October 2010 page 2
Styles Accessories & Gifts
Chanel Styles has been a clothing consultant for 11
years. She started in 1999,
selling jewelry and accessories and added clothing a couple years later. She loves fashion and loves what she is
able to do for others. Her
business is run from her home, where she has converted her front room into a
showroom for her merchandise. She only
meets her clients by appointment, so that she can service them privately and
give them the one on one attention that she is known for. A big part of her success is her
ability to offer her merchandise and services through trade shows, conventions
and booths at local business or organizations. Chanel feels blessed that she has had so many opportunities
to service her community through her business and many doors have opened because
of her faith. She likes to reward
her regular customers with special shows and discounts.
Chanel has been a customer of The Immediate Resource since
2001! She feels that she gets the best
customer service from her representative, Joanna, because she is so in tune
with her clientele and business. She
loves that she can come to our showroom and
shop from our large variety and selection. Because she is in
Texas, she can also order by phone for special orders and get her merchandise
in just one day!
Chanel likes to keep her customers satisfied with excellent customer
service and she feels that The Immediate Resource is tops in customer service
you own a traditional business with a physical location? Do you have an online
presence to go along with it? If so, your website can serve dual purposes for
your business: it can be an additional source for your customers to shop and
buy your products and services, or it can simply act as a supporting branch of your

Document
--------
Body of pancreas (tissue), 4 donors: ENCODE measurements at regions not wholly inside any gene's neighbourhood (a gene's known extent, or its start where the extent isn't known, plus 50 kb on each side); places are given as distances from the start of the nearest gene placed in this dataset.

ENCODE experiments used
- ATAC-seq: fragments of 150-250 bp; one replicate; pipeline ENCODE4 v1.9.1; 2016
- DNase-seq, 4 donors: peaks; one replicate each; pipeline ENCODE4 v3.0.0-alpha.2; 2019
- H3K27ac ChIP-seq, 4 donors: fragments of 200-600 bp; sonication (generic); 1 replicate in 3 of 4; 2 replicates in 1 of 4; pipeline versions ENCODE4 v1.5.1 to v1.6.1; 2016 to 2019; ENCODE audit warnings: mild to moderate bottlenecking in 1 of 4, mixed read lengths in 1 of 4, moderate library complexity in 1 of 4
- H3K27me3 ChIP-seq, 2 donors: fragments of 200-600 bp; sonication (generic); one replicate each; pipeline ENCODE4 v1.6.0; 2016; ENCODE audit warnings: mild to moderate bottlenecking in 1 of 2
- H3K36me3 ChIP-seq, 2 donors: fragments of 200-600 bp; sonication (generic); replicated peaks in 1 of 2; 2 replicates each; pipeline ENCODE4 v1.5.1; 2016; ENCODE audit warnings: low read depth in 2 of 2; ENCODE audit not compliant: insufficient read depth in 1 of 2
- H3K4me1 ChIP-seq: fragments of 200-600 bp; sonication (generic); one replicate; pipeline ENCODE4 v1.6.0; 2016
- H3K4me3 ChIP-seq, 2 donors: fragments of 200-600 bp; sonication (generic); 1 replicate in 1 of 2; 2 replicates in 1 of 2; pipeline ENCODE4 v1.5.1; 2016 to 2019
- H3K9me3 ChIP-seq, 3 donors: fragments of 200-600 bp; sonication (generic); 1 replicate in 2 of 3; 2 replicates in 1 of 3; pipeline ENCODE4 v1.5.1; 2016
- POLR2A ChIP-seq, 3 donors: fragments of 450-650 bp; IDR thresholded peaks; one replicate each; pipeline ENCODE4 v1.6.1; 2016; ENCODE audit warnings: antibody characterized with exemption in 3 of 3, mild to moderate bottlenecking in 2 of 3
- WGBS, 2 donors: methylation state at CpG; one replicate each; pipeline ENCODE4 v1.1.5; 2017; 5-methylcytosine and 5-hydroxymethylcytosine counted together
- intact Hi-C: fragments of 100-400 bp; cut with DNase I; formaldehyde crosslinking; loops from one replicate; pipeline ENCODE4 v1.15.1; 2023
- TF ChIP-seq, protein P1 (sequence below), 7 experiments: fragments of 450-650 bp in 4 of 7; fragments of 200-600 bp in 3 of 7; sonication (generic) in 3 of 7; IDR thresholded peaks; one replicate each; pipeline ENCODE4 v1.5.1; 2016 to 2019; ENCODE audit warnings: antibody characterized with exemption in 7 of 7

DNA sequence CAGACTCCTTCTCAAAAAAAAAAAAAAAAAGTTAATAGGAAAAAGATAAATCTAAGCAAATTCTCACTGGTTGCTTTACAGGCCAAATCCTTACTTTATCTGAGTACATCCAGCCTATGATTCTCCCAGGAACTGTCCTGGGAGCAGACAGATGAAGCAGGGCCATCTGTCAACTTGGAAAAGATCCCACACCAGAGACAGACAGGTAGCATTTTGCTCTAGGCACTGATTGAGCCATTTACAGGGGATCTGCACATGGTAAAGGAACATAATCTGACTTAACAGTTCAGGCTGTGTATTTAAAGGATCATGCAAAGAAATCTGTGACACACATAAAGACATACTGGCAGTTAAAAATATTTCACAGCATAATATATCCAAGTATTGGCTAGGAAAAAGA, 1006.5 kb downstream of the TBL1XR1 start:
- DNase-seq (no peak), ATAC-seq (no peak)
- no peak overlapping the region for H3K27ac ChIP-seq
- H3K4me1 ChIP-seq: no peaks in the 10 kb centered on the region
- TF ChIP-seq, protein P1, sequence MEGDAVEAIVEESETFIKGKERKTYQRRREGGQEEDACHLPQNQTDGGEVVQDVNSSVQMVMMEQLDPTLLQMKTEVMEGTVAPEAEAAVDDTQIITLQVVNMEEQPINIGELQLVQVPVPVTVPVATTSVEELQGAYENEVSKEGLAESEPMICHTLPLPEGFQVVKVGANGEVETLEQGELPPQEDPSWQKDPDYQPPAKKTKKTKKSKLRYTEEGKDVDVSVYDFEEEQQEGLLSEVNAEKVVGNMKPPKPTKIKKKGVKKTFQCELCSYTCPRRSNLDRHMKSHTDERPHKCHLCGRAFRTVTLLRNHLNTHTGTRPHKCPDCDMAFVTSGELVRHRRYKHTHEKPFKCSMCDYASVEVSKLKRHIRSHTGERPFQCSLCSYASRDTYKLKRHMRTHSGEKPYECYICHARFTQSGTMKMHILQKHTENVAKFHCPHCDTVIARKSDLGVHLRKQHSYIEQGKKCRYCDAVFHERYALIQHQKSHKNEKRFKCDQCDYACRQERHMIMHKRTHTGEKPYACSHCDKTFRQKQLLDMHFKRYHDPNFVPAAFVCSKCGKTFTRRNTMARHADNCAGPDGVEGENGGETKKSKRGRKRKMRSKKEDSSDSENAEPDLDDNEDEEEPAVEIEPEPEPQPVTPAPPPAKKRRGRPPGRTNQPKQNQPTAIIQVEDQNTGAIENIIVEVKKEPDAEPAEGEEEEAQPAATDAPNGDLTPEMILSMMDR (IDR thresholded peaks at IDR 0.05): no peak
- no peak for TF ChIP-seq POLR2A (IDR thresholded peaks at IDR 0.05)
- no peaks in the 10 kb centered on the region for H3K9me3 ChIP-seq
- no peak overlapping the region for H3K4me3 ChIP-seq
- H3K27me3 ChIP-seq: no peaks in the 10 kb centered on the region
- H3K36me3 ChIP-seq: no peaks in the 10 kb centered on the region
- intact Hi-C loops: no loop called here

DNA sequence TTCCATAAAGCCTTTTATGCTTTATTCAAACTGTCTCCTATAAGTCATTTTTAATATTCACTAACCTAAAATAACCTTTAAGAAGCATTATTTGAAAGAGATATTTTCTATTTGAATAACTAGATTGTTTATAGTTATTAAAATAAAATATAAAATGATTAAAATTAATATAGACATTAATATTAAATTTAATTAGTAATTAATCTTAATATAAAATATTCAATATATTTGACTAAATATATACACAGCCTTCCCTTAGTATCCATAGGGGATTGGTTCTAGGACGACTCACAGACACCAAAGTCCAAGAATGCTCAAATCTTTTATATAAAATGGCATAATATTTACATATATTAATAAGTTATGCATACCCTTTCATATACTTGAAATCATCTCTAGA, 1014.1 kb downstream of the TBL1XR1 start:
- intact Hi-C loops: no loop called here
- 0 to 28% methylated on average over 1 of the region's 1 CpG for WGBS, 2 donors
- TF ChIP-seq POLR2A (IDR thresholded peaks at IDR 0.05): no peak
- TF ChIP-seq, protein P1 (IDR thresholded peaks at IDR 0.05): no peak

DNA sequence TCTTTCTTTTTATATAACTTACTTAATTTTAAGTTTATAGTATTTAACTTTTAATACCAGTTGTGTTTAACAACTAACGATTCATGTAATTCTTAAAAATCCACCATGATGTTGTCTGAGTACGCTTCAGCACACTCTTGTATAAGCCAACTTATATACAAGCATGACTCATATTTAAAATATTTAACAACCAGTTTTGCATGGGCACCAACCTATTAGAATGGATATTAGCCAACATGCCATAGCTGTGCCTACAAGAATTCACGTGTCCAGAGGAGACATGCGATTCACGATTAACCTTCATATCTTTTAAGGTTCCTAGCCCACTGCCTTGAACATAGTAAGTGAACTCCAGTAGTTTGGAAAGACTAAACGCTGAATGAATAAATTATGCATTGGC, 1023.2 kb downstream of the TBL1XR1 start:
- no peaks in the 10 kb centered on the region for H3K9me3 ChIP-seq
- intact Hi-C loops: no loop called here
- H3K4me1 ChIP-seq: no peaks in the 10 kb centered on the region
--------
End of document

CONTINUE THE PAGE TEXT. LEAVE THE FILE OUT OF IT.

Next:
brick-and-mortar location. Either is a valid use for your online presence, but
many traditional businesses use theirs for the latter - to drive traffic to
their business' physical location(s). So how can you use your website to drive
customers to your store?
Your Website to Encourage Repeat Business from Current Customers
of the biggest mistakes that most businesses make is constantly pursuing new
customers and forgetting about existing customers. Avoid this at all cost. Your
current customers have purchased from you in the past and they know your
business. You simply cannot find a more qualified pool of people to market to,
so take advantage of your relationship with them. Not only will your current
customers be more likely to buy from you, but they'll be more likely to
recommend new customers to you, so keep them close by treating them well.
First you'll have to collect their information so you can stay in touch with
them and alert them about news and specials, etc., but once you've got that out
of the way, there are several ways to encourage repeat business. Since an
active customer base is the quickest and easiest way to boost sales, I'm going
to focus on that aspect of using your online presence to drive offline sales in
this article, but most of these ideas will work with new customers as well.
Your Website to Build Credibility